Istanbul, Taksim and the Bosphorus covered by snow

”After 2050 we will not see snow in Istanbul again”

A climate expert has refuted the claims of a professor who caused controversy by saying that the Bosphorus will freeze in 3 years.

After 2050 we will not see snow in Istanbul again: this is what says a climate expert who has come up against the recent claims made by Professor Doğan Yaşar, who at the end of February spurred controversy by stating in the media that the Bosphorus will freeze due to a cooling of the climate that will take place in just 3 years, in 2024, and that will take the Earth to a small ice age that will cause a global famine.

“There will be a break in the warm-up. In this pause, we will see the Bosphorus Strait freeze in Istanbul. We will be able to cross the Bosphorus on foot from one side to the other. The last time this happened was in 1929, and I foresee it happening again in 2 or 3 years at the most,” said last month Doğan Yaşar, professor at the Institute of Marine Sciences and Technology of the İzmir’s 9 September University.

Yaşar assured then that already in the 90s he had foreseen a pause in global warming from 2020 that would produce a period of global cooling, which would bring less rainfall and consequently droughts and famines due to reduced harvests, which would convert Anatolia in the granary of Europe, since – he assured – in the north of the continent crops would not be viable and ice will cover much of Northern Europe.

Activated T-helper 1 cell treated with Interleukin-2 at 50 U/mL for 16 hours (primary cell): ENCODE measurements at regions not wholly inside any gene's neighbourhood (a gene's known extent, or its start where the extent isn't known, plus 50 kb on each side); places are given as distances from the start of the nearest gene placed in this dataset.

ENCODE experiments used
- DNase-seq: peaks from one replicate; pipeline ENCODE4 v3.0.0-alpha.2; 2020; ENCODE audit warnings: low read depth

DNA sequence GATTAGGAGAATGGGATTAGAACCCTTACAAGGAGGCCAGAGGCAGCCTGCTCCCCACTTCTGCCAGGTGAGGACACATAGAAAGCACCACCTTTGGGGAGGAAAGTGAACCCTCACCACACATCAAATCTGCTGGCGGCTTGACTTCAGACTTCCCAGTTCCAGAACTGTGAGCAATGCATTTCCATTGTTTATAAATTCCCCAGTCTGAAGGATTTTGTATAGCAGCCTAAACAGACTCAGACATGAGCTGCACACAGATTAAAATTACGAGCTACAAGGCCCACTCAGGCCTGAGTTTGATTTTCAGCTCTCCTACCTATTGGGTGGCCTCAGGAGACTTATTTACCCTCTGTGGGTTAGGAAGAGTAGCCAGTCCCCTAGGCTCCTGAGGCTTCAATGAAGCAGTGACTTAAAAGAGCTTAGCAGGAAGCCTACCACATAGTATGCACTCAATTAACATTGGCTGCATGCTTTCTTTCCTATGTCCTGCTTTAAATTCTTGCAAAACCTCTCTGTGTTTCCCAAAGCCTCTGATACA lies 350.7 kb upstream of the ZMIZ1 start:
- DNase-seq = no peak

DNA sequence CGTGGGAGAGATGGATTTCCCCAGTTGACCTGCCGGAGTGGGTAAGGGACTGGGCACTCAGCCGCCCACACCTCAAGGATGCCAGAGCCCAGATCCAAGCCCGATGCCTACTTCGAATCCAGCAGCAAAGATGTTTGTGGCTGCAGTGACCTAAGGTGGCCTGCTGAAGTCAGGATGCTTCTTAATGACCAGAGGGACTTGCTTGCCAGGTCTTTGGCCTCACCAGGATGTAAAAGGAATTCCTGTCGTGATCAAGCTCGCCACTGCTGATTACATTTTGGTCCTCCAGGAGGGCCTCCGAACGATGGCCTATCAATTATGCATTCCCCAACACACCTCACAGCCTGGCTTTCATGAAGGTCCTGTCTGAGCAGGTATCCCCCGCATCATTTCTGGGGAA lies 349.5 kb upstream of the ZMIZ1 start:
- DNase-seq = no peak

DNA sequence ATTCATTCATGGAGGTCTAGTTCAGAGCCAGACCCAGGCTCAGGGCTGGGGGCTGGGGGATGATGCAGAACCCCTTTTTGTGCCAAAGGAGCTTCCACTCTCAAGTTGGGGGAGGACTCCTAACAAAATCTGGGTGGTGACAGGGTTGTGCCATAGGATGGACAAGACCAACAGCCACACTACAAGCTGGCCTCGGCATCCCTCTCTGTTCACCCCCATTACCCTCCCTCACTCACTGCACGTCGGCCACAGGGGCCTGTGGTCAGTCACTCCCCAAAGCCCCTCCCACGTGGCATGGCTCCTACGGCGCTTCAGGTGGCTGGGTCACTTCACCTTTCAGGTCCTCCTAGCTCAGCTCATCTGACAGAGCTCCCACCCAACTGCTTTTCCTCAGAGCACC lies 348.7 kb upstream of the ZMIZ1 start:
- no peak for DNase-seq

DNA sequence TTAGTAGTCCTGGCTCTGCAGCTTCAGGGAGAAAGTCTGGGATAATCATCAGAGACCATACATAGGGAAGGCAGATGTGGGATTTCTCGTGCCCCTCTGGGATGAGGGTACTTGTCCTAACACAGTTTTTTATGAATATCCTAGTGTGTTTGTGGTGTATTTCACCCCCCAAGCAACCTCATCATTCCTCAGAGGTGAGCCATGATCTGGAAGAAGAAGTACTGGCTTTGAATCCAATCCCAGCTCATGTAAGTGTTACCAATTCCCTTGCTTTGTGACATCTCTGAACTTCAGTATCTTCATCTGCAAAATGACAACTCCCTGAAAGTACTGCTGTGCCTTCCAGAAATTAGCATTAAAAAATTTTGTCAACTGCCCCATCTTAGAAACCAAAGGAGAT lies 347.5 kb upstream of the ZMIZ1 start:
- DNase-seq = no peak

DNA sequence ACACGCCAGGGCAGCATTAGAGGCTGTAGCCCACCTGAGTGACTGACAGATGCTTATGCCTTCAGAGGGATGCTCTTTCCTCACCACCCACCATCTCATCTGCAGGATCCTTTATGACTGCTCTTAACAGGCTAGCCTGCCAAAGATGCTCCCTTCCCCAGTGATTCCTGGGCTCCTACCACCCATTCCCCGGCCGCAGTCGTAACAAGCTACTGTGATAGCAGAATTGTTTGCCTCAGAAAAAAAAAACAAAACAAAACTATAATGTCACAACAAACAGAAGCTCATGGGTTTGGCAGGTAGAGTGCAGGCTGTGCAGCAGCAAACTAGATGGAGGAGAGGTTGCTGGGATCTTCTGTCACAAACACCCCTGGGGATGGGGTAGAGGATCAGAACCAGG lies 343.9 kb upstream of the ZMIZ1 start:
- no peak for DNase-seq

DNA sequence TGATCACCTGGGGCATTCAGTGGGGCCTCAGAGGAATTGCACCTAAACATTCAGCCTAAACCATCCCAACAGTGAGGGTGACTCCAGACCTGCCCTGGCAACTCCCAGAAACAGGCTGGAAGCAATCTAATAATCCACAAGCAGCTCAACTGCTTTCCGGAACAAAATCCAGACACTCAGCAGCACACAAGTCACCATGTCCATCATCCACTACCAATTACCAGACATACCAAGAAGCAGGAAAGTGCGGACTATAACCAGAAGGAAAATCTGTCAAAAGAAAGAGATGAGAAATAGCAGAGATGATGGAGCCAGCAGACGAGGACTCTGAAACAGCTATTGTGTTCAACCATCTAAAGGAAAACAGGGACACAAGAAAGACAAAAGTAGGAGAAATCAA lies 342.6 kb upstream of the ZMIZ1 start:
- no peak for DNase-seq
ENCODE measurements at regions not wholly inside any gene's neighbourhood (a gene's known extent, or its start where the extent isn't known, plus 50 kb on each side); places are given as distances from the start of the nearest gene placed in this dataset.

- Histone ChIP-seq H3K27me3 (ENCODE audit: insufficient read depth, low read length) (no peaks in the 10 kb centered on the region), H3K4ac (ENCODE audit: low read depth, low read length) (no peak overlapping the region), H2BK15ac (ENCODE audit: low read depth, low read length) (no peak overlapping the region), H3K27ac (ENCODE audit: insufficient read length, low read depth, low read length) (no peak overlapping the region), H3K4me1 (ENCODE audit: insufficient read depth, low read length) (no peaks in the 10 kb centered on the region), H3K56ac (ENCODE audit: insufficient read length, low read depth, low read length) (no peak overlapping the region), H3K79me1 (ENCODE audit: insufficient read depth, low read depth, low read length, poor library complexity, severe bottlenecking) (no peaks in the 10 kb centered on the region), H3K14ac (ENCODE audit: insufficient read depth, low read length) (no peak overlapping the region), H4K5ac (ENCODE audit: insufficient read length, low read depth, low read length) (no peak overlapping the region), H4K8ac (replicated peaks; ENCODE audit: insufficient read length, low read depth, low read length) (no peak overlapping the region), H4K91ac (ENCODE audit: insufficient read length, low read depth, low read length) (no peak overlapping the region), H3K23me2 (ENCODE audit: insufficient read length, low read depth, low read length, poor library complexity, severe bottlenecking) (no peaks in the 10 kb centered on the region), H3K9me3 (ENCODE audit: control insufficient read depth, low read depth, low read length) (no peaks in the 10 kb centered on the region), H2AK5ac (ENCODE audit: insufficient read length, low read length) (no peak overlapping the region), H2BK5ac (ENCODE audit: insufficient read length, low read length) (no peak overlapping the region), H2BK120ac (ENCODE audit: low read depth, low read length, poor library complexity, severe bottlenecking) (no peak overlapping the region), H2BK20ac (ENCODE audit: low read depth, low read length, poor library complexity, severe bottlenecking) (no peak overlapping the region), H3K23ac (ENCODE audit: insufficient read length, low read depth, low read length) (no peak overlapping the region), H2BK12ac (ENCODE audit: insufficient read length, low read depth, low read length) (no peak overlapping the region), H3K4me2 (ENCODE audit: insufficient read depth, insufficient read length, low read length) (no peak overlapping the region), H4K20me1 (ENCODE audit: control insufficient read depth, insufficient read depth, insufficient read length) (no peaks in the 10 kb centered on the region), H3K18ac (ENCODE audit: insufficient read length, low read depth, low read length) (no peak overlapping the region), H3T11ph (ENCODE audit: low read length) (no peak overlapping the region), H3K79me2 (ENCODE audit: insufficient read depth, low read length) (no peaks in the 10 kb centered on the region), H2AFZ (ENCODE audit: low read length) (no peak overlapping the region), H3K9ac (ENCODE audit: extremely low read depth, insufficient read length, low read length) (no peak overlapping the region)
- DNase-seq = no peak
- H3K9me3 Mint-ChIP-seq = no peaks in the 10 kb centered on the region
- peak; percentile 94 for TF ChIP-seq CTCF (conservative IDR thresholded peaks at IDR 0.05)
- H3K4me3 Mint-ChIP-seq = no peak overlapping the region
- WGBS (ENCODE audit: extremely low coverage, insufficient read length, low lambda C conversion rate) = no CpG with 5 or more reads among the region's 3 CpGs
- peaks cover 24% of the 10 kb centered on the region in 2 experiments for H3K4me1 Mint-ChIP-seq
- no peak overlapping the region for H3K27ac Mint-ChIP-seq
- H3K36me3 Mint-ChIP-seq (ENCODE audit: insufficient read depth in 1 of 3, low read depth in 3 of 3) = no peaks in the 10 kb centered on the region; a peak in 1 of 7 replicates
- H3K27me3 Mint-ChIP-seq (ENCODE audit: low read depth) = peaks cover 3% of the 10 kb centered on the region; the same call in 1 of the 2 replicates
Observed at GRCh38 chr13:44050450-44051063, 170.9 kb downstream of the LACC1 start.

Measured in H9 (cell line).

The professor’s words had a wide repercussion in the media and social networks, but also a resounding response from experts who consider his statements completely unrealistic; this is the case of Professor Levent Kurnaz, head of the Center for Climate Change at the Istanbul Bosphorus University, who assures that data indicate that we will stop seeing snow not only in Istanbul, but throughout Turkey.

“Ice on the Bosphorus Strait in Istanbul? Impossible”

Ice on the Bosphorus Strait in Istanbul? Impossible, it doesn’t make sense. Furthermore, no heavy snowfall is expected in Istanbul in the coming years,” Kurnaz said in statements to the media in Turkey. “The last time the Bosphorus froze was in 1650,” he said, contradicting Yaşar’s claim that the strait froze in 1929, something that experts actually attribute to the arrival of ice floes washed up from the Danube River.

“The Earth is experiencing global warming. It makes no sense to say that it will freeze again in just 2 or 3 years”, insisted the professor, calling Yaşar’s statements incongruous. “The Earth cannot expel the energy it receives from the sun from its atmosphere: that is why it is heating up. So, how can anyone say it’s going to freeze in such a short period of time?” he underlined.

In this regard, the climatologist assured that not only the intensity of snowfall in Istanbul has been decreasing over the years, but the frequency of rainfall is also decreasing as well as the periods of drought. “In the next few years there will be less snow. After 2050 we will not see snow in Istanbul again,” he said, adding: “By the end of this century, we will only be able to see snow in eastern Turkey.”